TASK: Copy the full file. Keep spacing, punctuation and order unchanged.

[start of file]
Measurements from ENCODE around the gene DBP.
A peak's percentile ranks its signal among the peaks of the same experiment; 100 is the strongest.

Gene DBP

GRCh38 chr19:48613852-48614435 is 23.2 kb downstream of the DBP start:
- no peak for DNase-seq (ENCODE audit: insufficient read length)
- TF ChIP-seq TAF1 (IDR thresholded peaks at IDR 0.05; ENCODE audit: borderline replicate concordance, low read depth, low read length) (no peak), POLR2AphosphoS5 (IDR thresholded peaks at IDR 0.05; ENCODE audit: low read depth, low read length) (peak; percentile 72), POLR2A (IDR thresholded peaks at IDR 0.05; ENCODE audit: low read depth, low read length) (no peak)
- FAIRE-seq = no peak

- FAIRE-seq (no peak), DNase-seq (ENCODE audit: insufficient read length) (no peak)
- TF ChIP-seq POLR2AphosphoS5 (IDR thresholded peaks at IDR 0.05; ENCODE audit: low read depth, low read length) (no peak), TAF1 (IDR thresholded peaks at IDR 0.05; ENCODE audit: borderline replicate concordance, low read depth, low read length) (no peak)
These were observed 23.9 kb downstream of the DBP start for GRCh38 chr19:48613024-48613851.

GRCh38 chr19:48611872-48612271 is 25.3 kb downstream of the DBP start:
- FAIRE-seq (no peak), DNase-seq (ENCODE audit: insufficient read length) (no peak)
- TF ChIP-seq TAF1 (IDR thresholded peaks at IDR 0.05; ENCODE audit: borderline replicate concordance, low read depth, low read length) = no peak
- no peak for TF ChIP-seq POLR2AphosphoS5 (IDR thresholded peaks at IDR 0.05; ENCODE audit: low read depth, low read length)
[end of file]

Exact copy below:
Measurements from ENCODE around the gene DBP.
A peak's percentile ranks its signal among the peaks of the same experiment; 100 is the strongest.

Gene DBP

GRCh38 chr19:48613852-48614435 is 23.2 kb downstream of the DBP start:
- no peak for DNase-seq (ENCODE audit: insufficient read length)
- TF ChIP-seq TAF1 (IDR thresholded peaks at IDR 0.05; ENCODE audit: borderline replicate concordance, low read depth, low read length) (no peak), POLR2AphosphoS5 (IDR thresholded peaks at IDR 0.05; ENCODE audit: low read depth, low read length) (peak; percentile 72), POLR2A (IDR thresholded peaks at IDR 0.05; ENCODE audit: low read depth, low read length) (no peak)
- FAIRE-seq = no peak

- FAIRE-seq (no peak), DNase-seq (ENCODE audit: insufficient read length) (no peak)
- TF ChIP-seq POLR2AphosphoS5 (IDR thresholded peaks at IDR 0.05; ENCODE audit: low read depth, low read length) (no peak), TAF1 (IDR thresholded peaks at IDR 0.05; ENCODE audit: borderline replicate concordance, low read depth, low read length) (no peak)
These were observed 23.9 kb downstream of the DBP start for GRCh38 chr19:48613024-48613851.

GRCh38 chr19:48611872-48612271 is 25.3 kb downstream of the DBP start:
- FAIRE-seq (no peak), DNase-seq (ENCODE audit: insufficient read length) (no peak)
- TF ChIP-seq TAF1 (IDR thresholded peaks at IDR 0.05; ENCODE audit: borderline replicate concordance, low read depth, low read length) = no peak
- no peak for TF ChIP-seq POLR2AphosphoS5 (IDR thresholded peaks at IDR 0.05; ENCODE audit: low read depth, low read length)